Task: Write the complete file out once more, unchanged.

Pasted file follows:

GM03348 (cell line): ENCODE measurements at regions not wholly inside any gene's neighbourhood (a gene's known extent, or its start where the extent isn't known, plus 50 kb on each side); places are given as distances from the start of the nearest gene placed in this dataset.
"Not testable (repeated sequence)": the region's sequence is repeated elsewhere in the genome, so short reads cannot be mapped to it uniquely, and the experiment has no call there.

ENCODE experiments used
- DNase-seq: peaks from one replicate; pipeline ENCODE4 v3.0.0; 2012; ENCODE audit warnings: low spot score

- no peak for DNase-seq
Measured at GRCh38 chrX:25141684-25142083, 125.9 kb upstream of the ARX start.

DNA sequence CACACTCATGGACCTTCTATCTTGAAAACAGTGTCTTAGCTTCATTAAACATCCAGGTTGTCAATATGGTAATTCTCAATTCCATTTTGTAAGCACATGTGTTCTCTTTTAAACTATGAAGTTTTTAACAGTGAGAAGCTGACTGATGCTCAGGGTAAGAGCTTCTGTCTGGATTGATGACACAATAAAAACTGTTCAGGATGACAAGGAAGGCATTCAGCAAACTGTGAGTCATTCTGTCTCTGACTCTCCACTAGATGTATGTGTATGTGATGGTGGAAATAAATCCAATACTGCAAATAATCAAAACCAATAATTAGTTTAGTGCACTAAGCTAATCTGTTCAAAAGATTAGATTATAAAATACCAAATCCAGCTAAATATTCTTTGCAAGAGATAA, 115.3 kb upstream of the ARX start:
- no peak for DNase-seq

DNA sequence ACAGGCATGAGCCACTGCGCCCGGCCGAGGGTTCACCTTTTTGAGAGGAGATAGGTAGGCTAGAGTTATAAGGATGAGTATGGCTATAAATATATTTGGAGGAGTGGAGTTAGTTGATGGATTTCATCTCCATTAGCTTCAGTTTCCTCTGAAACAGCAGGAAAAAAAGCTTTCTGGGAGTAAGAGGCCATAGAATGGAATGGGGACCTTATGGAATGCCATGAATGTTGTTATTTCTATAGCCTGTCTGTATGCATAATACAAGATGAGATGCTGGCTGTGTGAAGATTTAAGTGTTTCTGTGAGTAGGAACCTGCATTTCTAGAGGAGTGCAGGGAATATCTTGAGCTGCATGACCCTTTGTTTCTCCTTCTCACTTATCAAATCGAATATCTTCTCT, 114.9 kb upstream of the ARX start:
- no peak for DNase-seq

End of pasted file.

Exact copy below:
GM03348 (cell line): ENCODE measurements at regions not wholly inside any gene's neighbourhood (a gene's known extent, or its start where the extent isn't known, plus 50 kb on each side); places are given as distances from the start of the nearest gene placed in this dataset.
"Not testable (repeated sequence)": the region's sequence is repeated elsewhere in the genome, so short reads cannot be mapped to it uniquely, and the experiment has no call there.

ENCODE experiments used
- DNase-seq: peaks from one replicate; pipeline ENCODE4 v3.0.0; 2012; ENCODE audit warnings: low spot score

- no peak for DNase-seq
Measured at GRCh38 chrX:25141684-25142083, 125.9 kb upstream of the ARX start.

DNA sequence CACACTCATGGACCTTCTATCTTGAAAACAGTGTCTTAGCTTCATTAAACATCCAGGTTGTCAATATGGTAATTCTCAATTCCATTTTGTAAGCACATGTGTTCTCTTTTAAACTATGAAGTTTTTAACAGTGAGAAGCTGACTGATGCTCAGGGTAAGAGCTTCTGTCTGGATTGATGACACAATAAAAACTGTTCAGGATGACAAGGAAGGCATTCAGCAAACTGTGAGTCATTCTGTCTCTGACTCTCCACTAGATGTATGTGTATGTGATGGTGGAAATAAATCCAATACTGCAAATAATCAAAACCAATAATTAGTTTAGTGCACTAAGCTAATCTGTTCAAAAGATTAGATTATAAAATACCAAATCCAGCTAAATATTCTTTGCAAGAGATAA, 115.3 kb upstream of the ARX start:
- no peak for DNase-seq

DNA sequence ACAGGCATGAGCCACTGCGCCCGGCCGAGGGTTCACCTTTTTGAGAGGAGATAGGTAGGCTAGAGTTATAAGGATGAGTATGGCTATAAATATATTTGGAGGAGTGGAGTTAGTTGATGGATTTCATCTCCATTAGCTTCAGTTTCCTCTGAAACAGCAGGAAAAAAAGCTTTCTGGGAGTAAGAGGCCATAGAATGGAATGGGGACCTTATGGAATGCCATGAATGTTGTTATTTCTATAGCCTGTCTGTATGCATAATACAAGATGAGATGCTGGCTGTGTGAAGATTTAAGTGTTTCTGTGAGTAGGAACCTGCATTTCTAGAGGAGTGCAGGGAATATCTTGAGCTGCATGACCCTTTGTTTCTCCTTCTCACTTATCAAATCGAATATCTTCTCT, 114.9 kb upstream of the ARX start:
- no peak for DNase-seq